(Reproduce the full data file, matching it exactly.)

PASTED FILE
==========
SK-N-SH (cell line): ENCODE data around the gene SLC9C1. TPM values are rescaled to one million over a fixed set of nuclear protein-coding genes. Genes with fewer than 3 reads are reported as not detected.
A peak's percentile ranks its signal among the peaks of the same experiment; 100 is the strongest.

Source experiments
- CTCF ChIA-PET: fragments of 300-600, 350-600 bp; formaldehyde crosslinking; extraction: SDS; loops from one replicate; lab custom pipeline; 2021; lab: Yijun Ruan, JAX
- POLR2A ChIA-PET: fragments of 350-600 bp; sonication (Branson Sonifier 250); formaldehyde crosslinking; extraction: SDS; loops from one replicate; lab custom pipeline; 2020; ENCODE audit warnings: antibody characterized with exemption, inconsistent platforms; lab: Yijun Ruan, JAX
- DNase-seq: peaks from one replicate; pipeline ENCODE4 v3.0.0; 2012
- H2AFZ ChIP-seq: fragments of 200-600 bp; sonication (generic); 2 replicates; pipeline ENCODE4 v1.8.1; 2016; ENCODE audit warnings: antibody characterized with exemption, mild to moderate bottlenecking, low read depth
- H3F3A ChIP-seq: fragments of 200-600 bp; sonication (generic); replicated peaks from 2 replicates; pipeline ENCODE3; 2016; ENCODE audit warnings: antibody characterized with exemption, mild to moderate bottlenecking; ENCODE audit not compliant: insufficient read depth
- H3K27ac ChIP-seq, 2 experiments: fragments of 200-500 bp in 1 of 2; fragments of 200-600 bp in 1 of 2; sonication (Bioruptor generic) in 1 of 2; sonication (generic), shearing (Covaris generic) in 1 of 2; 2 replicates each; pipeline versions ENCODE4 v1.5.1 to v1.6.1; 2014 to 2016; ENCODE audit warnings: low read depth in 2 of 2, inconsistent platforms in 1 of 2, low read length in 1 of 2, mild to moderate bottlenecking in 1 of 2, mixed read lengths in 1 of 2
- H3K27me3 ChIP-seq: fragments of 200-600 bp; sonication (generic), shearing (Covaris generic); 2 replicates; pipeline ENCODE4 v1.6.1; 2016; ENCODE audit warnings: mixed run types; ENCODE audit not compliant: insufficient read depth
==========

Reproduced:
SK-N-SH (cell line): ENCODE data around the gene SLC9C1. TPM values are rescaled to one million over a fixed set of nuclear protein-coding genes. Genes with fewer than 3 reads are reported as not detected.
A peak's percentile ranks its signal among the peaks of the same experiment; 100 is the strongest.

Source experiments
- CTCF ChIA-PET: fragments of 300-600, 350-600 bp; formaldehyde crosslinking; extraction: SDS; loops from one replicate; lab custom pipeline; 2021; lab: Yijun Ruan, JAX
- POLR2A ChIA-PET: fragments of 350-600 bp; sonication (Branson Sonifier 250); formaldehyde crosslinking; extraction: SDS; loops from one replicate; lab custom pipeline; 2020; ENCODE audit warnings: antibody characterized with exemption, inconsistent platforms; lab: Yijun Ruan, JAX
- DNase-seq: peaks from one replicate; pipeline ENCODE4 v3.0.0; 2012
- H2AFZ ChIP-seq: fragments of 200-600 bp; sonication (generic); 2 replicates; pipeline ENCODE4 v1.8.1; 2016; ENCODE audit warnings: antibody characterized with exemption, mild to moderate bottlenecking, low read depth
- H3F3A ChIP-seq: fragments of 200-600 bp; sonication (generic); replicated peaks from 2 replicates; pipeline ENCODE3; 2016; ENCODE audit warnings: antibody characterized with exemption, mild to moderate bottlenecking; ENCODE audit not compliant: insufficient read depth
- H3K27ac ChIP-seq, 2 experiments: fragments of 200-500 bp in 1 of 2; fragments of 200-600 bp in 1 of 2; sonication (Bioruptor generic) in 1 of 2; sonication (generic), shearing (Covaris generic) in 1 of 2; 2 replicates each; pipeline versions ENCODE4 v1.5.1 to v1.6.1; 2014 to 2016; ENCODE audit warnings: low read depth in 2 of 2, inconsistent platforms in 1 of 2, low read length in 1 of 2, mild to moderate bottlenecking in 1 of 2, mixed read lengths in 1 of 2
- H3K27me3 ChIP-seq: fragments of 200-600 bp; sonication (generic), shearing (Covaris generic); 2 replicates; pipeline ENCODE4 v1.6.1; 2016; ENCODE audit warnings: mixed run types; ENCODE audit not compliant: insufficient read depth